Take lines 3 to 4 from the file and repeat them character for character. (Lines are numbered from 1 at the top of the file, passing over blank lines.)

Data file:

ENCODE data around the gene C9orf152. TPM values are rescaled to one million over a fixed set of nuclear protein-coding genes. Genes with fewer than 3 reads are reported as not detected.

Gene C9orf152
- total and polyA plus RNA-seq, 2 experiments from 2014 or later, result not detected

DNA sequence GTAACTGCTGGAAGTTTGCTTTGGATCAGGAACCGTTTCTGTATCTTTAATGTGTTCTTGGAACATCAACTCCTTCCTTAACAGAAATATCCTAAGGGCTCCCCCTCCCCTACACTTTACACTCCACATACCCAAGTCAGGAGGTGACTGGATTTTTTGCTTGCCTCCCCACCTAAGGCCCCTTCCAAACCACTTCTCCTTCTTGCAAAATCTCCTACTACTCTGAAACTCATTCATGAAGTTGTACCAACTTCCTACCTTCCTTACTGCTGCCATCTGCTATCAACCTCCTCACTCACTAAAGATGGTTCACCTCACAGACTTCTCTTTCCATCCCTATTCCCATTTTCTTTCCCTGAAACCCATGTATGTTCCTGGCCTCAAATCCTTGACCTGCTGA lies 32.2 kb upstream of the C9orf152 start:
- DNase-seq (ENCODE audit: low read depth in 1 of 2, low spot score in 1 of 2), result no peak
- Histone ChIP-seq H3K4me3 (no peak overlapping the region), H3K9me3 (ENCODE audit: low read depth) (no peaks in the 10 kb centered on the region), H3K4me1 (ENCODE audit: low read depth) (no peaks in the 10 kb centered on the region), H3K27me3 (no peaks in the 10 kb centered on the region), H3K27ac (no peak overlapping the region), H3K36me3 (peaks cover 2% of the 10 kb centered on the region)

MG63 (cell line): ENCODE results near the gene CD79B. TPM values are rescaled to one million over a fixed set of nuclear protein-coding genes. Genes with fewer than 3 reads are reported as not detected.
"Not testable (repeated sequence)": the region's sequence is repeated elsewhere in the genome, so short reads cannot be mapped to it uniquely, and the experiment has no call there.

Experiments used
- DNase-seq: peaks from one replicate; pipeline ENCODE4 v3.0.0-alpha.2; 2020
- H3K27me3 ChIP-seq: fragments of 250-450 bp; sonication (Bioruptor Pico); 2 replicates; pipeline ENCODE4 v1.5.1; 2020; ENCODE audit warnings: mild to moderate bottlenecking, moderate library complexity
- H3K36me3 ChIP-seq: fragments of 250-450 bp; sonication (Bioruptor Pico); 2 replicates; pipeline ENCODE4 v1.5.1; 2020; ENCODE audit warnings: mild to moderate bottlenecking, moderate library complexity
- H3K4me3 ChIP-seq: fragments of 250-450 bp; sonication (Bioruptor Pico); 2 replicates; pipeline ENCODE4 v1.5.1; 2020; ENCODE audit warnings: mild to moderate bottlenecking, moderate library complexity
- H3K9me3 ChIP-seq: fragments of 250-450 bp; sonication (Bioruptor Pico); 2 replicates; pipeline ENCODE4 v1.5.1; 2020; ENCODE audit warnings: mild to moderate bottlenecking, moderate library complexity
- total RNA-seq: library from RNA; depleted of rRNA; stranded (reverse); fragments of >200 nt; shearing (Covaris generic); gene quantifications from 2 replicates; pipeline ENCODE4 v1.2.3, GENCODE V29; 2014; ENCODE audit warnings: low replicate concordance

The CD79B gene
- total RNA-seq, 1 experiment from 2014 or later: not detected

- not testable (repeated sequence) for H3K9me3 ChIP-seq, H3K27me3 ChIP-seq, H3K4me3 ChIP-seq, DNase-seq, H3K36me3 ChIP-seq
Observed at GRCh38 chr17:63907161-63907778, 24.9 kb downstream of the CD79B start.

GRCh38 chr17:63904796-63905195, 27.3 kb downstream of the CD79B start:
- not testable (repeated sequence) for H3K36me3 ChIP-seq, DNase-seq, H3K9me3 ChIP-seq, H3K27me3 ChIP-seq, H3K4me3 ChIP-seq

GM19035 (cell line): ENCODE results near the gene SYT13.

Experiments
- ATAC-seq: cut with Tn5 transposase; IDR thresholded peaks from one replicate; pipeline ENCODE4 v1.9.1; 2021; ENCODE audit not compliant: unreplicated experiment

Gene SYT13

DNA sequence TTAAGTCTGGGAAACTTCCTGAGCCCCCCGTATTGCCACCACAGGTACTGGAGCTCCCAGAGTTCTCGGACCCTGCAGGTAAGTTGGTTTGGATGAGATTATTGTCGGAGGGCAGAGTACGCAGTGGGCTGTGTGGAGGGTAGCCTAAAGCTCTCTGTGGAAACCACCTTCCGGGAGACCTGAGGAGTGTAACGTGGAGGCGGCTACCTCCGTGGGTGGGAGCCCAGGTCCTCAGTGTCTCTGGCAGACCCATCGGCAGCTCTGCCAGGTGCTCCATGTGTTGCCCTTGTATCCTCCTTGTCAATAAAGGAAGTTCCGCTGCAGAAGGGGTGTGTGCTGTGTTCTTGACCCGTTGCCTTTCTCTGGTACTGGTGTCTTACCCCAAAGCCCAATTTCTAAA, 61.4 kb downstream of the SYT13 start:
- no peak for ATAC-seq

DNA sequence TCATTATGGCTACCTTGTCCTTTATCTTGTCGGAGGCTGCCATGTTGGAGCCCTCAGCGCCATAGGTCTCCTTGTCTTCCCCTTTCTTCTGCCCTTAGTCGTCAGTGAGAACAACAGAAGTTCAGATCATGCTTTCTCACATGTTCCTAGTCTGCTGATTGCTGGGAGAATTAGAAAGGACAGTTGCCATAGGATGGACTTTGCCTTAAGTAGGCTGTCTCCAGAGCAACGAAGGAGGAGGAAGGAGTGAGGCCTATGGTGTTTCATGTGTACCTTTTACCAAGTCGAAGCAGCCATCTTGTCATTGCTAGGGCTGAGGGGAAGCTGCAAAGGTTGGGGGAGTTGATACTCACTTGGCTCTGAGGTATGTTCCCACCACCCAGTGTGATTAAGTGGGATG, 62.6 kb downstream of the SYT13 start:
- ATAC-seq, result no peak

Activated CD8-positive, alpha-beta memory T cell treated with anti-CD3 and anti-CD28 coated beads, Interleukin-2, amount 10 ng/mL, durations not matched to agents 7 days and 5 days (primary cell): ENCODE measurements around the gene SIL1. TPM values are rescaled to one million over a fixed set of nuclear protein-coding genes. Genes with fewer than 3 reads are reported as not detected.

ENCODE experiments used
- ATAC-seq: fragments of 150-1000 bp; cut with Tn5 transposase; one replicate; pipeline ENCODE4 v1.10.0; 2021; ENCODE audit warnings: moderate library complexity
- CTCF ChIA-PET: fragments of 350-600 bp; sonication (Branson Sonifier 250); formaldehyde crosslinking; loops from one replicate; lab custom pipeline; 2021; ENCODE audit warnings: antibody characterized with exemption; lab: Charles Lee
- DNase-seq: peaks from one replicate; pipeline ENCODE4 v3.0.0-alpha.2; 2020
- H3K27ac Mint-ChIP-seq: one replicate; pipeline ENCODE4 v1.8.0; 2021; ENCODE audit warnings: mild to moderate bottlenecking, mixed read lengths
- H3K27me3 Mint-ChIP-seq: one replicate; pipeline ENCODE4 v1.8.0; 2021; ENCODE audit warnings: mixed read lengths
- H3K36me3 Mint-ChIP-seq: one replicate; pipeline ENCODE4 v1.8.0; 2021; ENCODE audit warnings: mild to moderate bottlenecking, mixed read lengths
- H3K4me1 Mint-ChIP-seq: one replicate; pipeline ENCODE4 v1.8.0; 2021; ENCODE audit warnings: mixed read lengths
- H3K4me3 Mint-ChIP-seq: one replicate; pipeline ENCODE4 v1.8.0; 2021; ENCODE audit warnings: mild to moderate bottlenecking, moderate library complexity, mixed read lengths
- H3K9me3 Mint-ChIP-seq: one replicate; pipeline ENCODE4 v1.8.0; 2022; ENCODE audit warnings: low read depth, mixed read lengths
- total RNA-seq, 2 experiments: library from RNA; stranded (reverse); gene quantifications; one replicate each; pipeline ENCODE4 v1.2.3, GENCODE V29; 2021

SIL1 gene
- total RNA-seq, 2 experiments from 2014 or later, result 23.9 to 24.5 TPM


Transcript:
- total and polyA plus RNA-seq, 2 experiments from 2014 or later, result not detected

DNA sequence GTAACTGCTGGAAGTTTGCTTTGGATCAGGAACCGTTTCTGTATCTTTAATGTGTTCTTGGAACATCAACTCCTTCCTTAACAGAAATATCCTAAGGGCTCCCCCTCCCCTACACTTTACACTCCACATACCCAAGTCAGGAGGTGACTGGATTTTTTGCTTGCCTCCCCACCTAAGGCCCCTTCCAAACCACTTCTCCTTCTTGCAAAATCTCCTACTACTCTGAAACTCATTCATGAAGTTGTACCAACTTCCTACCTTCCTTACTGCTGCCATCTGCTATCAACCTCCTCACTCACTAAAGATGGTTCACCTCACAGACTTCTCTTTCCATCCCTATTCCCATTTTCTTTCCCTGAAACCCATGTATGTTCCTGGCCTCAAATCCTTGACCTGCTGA lies 32.2 kb upstream of the C9orf152 start: